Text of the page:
A University of Bristol spokesperson said previously: “We recognise there are differing views about the use of animals in research, including some concerns around whether it is ethical. The University of Bristol has a successful track record of translating scientific discoveries into real-world advances.
“Wherever possible we rely on non-animal methods for example computer models, cells grown in the laboratory or human volunteers. When these methods are not suitable to address the scientific gaps, and therefore only when absolutely necessary, we use animals in research to improve our understanding of health and disease in both humans and animals.
“This includes cardiovascular and cancer research, diseases associated with infection and immunity and, in the case of forced swimming, significant advances in the treatment of depression and other stress-related illnesses.
“We are committed to a culture of openness and transparency regarding the research carried out here at Bristol, ensuring the animals are treated with compassion and respect. We keep up to date with the latest thinking on all aspects of research using animals (including advances in welfare) and have robust and thorough ethical review processes in place for every project.”
Grant is kicking off his A Pocketful of Happiness book tour in the city, which he penned following the death of his wife Joan Washington in 2021.
The letter in full reads:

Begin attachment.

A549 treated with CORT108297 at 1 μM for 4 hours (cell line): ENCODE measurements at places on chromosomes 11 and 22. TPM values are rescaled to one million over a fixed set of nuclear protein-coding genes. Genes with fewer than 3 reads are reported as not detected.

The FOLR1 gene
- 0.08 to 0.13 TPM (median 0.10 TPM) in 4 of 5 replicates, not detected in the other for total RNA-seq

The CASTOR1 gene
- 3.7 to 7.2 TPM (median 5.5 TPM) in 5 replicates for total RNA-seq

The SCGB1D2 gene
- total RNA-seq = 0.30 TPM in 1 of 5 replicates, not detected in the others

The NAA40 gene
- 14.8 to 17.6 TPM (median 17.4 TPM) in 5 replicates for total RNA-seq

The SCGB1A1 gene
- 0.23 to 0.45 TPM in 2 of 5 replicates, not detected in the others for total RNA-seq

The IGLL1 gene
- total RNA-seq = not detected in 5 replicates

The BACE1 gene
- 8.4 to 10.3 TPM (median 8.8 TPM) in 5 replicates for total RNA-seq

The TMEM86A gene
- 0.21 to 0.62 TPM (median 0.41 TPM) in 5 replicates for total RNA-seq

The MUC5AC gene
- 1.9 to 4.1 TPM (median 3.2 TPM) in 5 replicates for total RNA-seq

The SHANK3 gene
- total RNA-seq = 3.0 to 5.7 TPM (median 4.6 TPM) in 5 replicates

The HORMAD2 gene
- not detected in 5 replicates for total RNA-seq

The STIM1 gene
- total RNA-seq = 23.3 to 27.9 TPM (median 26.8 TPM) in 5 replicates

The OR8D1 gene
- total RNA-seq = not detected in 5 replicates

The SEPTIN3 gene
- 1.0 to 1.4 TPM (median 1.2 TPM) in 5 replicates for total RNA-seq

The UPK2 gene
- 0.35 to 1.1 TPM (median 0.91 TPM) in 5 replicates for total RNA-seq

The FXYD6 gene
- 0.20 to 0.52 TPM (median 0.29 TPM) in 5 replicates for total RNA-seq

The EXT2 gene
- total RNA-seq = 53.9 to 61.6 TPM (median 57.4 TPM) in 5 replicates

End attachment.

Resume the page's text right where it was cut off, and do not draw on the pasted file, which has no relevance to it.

My career has taken me everywhere from Penrith to a galaxy far, far away. And while I’ve experienced some absurd things on my travels, even I couldn’t believe it when I heard that the forced swim test is still used at your university, more than at any other university in the country.
I’m writing to join my friends at PETA and the countless supporters and studentswho have already urged you to see sense and stop using this horrific test. I can only imagine how terrified rats must feel as experimenters put them into inescapable beakers of water, in which they paddle frantically in search of an escape – pawing at the sides of the beaker and diving to the bottom – but to no avail.
Once experimenters have finished subjecting the animals to this cruelty, they kill them. The scientists at PETA tell me that the forced swim test is used in an attempt to understand stress-related mental health conditions in humans.
But the science doesn’t add up. These experiments are actually hindering the development of successful treatments for human conditions. It makes no sense for the university to continue to use an experiment that is both distressing for animals and irrelevant to humans.
King’s College London and major pharmaceutical companies like Pfizer, AstraZeneca, and GSK have all said they will not use the forced swim test following discussions with PETA entities, and I hope to hear that the University of Bristol will be next.
I’ll be in Bristol this week – performing at the Hippodrome – and I hope I can tell my fans that the University of Bristol will no longer use the forced swim test. Thank you for your attention to this important issue.
Yours sincerely, Richard E Grant.